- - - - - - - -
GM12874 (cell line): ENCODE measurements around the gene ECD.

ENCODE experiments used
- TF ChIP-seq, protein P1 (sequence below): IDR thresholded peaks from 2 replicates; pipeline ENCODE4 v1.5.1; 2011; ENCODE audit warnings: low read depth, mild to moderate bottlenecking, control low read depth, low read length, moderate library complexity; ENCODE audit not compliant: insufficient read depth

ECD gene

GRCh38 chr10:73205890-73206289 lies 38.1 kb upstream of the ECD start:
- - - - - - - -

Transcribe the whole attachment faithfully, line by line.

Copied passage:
GM12874 (cell line): ENCODE measurements around the gene ECD.

ENCODE experiments used
- TF ChIP-seq, protein P1 (sequence below): IDR thresholded peaks from 2 replicates; pipeline ENCODE4 v1.5.1; 2011; ENCODE audit warnings: low read depth, mild to moderate bottlenecking, control low read depth, low read length, moderate library complexity; ENCODE audit not compliant: insufficient read depth

ECD gene

GRCh38 chr10:73205890-73206289 lies 38.1 kb upstream of the ECD start: